By Fahiz Fairose Khan
Like any good developer, I feel the need to learn new technologies and am constantly on the lookout for information that will benefit my work. It’s one of the reasons why I attended this year Alfresco DevCon 2019. Here’s what I got out of the day.
Alfresco APS 7.0
Alfresco released APS 7.0 (Activiti 7) with a particular focus on process-led implementation.
Alfresco’s CTO and founder John Newton said natural user interface and process-led integration will be the future; opening doors for people to communicate with systems by voice or chat without navigating to forms or pages.
I personally feel this will give more potential for APS to integrate with any system easily. For example, conversation passed data gathering and triggering the appropriate workflow according to the user needs.
Alfresco Content Service (ACS) 6.1
The focus of ACS 6.1 and SDK 4.0 was primarily on the containerisation of existing monolithic content services to align with current technological trends. The current cloud-first approach mainly focuses on AWS infrastructure but they have intentions to support more cloud providers in the near future. At the moment the architecture is based on AWS EKS (Kubernetes) and Dockerised container.
The founder of Metaversant, Jeff Potts, talked about how the Alfresco Events subsystem can be externalised using Kafka and Spring boot (microservice) to reduce the load of Alfresco application and make the existing system more resilient. This solution works from Alfresco 5.x and higher. The limitation of this implementation is that it doesn’t broadcast the Access Control List (ACL).
The suggested solution could be found on the following GitHub links;
- Alfresco Kafka: https://github.com/jpotts/Alfresco-Kafka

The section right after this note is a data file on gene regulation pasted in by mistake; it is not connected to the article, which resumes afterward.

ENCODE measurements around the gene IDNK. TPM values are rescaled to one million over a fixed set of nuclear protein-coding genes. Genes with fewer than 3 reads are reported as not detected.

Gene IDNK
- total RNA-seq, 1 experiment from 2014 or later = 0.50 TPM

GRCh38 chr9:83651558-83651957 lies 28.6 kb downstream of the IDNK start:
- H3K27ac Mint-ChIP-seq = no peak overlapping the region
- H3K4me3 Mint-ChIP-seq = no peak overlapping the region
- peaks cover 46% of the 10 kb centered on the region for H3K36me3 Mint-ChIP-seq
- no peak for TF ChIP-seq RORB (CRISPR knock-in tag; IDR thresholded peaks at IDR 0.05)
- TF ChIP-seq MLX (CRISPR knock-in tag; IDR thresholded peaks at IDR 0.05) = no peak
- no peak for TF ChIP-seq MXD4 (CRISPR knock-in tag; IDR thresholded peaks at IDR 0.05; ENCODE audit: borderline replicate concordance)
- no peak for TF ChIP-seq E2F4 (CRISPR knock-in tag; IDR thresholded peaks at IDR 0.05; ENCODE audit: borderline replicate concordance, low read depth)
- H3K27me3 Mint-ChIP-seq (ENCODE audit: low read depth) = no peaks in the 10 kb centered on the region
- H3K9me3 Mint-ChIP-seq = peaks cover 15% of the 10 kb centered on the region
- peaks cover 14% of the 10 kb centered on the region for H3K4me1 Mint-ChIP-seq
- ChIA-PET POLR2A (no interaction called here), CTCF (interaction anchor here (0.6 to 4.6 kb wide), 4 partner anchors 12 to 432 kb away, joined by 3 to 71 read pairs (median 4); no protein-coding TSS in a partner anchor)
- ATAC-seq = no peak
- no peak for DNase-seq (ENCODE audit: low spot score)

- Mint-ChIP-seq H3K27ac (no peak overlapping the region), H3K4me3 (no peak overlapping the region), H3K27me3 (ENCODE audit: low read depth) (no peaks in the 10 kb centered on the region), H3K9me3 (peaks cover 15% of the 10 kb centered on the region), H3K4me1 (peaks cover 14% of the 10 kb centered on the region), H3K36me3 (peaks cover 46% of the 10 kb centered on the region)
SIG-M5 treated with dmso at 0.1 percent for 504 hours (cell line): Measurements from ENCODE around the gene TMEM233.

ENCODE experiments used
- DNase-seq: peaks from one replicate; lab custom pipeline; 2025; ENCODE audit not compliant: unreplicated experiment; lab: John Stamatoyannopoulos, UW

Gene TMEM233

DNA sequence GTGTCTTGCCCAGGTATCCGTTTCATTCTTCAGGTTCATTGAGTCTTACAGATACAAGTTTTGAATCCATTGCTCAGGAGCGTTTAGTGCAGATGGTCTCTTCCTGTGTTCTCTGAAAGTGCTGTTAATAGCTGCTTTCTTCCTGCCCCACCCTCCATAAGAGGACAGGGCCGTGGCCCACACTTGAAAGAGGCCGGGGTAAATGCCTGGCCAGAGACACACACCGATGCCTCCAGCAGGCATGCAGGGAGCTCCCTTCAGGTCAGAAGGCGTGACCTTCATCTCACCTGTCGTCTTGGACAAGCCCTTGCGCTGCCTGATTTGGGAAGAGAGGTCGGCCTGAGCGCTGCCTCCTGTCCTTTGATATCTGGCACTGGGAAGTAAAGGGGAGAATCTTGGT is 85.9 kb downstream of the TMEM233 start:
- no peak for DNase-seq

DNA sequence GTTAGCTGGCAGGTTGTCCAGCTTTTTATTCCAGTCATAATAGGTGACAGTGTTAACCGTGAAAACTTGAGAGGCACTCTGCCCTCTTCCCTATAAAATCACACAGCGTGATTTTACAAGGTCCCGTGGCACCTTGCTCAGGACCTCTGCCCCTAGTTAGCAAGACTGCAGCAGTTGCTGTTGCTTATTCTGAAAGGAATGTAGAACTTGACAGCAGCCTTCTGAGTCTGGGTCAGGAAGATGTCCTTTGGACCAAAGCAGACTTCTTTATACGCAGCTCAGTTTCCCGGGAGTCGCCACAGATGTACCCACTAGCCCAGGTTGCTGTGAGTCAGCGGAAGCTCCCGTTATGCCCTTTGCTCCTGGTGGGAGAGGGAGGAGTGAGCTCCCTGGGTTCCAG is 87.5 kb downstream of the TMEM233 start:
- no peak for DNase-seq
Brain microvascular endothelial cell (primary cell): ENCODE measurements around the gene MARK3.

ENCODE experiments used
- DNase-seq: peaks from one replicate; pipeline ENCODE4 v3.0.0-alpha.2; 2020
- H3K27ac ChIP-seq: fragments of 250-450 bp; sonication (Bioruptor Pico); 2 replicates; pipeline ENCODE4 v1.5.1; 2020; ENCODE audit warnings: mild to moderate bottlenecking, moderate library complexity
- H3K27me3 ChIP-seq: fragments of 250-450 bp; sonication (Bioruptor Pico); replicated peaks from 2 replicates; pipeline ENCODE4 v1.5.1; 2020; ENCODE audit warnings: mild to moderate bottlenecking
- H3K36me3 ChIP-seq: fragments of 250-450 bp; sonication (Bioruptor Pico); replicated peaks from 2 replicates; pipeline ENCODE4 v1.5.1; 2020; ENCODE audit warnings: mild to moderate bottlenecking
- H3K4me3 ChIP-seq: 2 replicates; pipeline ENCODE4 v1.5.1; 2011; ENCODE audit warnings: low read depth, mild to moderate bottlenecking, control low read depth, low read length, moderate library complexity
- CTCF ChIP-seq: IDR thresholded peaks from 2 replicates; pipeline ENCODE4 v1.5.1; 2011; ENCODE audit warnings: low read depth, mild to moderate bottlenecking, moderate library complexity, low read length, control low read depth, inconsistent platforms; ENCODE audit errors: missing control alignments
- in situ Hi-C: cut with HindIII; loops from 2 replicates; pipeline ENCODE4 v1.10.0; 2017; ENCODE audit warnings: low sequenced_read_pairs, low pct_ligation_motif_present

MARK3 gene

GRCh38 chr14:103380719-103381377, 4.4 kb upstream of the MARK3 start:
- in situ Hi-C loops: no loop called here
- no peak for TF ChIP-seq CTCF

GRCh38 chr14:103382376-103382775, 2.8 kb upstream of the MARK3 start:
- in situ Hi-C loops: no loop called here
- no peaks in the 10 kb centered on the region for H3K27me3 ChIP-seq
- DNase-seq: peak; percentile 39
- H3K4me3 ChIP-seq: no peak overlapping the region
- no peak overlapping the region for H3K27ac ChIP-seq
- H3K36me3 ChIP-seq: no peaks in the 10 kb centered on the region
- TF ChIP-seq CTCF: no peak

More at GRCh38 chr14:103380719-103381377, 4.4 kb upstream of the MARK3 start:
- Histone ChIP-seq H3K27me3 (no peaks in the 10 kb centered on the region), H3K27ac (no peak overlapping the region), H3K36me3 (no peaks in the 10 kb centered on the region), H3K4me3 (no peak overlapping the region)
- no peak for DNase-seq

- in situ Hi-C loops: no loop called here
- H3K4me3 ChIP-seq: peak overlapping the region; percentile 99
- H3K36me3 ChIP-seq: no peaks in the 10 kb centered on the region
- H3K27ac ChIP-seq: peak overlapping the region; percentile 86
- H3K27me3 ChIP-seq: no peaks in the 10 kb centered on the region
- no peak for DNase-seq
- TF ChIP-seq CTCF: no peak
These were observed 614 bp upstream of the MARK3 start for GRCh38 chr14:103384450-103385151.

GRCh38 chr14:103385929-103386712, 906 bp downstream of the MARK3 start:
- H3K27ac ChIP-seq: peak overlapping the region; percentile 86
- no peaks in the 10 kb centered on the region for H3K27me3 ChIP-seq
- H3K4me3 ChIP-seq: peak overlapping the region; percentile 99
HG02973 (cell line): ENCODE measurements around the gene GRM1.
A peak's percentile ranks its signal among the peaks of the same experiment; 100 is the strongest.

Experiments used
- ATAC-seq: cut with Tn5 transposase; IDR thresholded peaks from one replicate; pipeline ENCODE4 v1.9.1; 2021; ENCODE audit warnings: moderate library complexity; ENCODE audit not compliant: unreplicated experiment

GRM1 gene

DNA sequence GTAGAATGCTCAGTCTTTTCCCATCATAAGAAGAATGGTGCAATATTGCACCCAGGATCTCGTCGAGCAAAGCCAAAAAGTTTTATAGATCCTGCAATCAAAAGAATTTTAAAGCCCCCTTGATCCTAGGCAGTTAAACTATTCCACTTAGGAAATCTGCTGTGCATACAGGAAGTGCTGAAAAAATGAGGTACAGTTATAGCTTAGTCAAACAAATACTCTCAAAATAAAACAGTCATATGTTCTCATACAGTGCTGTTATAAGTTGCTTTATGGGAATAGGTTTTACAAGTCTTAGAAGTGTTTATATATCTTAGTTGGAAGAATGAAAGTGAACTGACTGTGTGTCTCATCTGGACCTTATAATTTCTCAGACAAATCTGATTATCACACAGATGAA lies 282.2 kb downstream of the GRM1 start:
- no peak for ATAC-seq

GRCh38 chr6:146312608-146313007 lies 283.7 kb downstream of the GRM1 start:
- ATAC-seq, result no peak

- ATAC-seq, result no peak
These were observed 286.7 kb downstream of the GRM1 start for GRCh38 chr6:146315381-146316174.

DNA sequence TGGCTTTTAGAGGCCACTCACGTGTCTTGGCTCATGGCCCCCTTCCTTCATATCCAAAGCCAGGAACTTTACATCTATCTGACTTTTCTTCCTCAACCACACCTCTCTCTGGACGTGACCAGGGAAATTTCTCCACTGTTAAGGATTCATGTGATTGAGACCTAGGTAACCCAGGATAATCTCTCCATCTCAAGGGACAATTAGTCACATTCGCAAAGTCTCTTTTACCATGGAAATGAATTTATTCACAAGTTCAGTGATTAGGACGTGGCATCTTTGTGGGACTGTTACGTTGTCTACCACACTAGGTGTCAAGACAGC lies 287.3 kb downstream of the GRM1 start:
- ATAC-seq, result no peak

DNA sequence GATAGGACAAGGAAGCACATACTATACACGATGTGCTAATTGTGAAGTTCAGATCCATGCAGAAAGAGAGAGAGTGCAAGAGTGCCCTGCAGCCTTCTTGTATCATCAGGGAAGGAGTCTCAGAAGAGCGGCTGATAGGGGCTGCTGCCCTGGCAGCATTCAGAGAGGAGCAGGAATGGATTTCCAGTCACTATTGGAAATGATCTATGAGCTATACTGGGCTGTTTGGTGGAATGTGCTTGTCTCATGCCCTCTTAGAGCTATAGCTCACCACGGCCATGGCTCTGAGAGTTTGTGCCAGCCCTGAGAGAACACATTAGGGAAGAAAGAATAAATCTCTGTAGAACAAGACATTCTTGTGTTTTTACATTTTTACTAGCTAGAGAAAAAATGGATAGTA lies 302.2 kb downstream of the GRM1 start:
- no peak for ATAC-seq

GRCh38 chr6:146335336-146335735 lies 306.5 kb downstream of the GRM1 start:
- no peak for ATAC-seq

- Alfresco Kafka listener example: https://github.com/jpotts/Alfresco-Kafka-listener-example
- Demo: https://youtu.be/K40M2gjA7vM
ACS 6.1 (enterprise version) comes with new metrics tools integrated. The endpoint for this new service stays under the following URL /alfresco/s/prometheus. This is powered by the micrometer library.
The available metrics from micrometers are:
- basic JVM metrics such as CPU, memory, GC threads and etc.
- Rest API call metrics such as api call execution time, type of the request and path of the request.
- DB layer metrics: I. Timer such as query execution time, type of query and mybatis query ID. ii. Gauges: number of query active and idle.
- Tomcat metrics: servlet response timer with particular response times.
Future plans for the Micrometer are to integrate it with AWS cloud watch and monitoring into helm chart and metrics for Auditing, Rendition, Hazelcast cache and logged in users.
For ACS 6.1 there are new scripts and tooling along with CloudFormation templates. The setup will cover VPC including bastion hosts, EKS with worker nodes, S3 including replication, AuroraDB, AmazonMQ and IAM permissions. The following are deprecated in ACS 6.1 and removed:
- Synchronous transformation, Cloud sync (deprecated will be removed in future versions)
Alfresco Identity Service
Alfresco introduces new Identity service as Alfresco Identity Service (AIS). This is to remove the APS and ACS only to rely on LDAP and both applications to work in sync. The new AIS uses Keycloak under the hood and it uses JWT token to authenticate users. Future plans for the identity service are to manage the user profile and user groups.
Alfresco has plans in the future to move some more components from it’s ACS application and work as a ASync process, such as auditing, metadata extractions, search indexing, rule/ actions.
Alfresco Development Framework (ADF) 3.0
Alfresco is heavily focusing on ADF 3.0. Currently, it uses AngularJS 7 and typescript. There were many questions from developers such as, will the ADF replace the Share component? The response from CEO Alfresco Bernadette Nixon was that they will not discontinue the share application, and will ship this in future versions as well. But it’s recommended to avoid customization on Share. If any customization is needed, it’s recommended to use ADF.
To conclude, it was a very informative developer conference, showcasing many new technology integrations with Alfresco.
Alfresco showed strong signs they are adopting new technology and moving to cloud by splitting their application to small services gradually. It’s not a case of a single bin file that can be installed on the local machine to run a quick demo anymore. Focusing on process first and natural user interface promises that Alfresco will present more exciting things in future developer conferences.